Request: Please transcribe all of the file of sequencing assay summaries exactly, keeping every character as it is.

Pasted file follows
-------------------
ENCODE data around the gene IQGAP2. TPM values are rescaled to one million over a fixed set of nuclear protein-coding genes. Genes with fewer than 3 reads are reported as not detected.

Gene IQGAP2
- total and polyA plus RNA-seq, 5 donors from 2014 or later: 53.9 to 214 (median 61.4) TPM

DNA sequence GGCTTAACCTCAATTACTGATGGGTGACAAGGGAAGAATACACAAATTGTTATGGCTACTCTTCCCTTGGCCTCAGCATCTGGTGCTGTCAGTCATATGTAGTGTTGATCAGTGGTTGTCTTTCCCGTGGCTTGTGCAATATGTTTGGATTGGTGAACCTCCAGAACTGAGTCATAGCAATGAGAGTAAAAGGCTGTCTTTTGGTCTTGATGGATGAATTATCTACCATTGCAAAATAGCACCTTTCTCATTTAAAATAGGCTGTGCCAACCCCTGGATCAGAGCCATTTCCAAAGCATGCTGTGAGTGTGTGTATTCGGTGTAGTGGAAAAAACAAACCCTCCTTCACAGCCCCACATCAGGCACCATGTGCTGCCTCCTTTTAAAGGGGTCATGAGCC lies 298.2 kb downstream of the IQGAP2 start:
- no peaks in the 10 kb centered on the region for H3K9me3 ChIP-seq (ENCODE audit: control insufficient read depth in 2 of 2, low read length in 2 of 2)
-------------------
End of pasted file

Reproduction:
ENCODE data around the gene IQGAP2. TPM values are rescaled to one million over a fixed set of nuclear protein-coding genes. Genes with fewer than 3 reads are reported as not detected.

Gene IQGAP2
- total and polyA plus RNA-seq, 5 donors from 2014 or later: 53.9 to 214 (median 61.4) TPM

DNA sequence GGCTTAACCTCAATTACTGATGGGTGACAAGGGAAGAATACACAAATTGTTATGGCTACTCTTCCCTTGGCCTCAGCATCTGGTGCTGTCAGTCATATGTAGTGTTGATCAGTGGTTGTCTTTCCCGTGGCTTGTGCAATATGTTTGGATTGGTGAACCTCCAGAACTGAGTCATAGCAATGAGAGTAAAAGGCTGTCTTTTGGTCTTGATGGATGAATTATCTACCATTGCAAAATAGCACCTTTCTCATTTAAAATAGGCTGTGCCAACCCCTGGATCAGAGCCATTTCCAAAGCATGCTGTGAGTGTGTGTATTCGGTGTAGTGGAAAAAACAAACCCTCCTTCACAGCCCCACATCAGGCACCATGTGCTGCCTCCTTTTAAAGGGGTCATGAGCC lies 298.2 kb downstream of the IQGAP2 start:
- no peaks in the 10 kb centered on the region for H3K9me3 ChIP-seq (ENCODE audit: control insufficient read depth in 2 of 2, low read length in 2 of 2)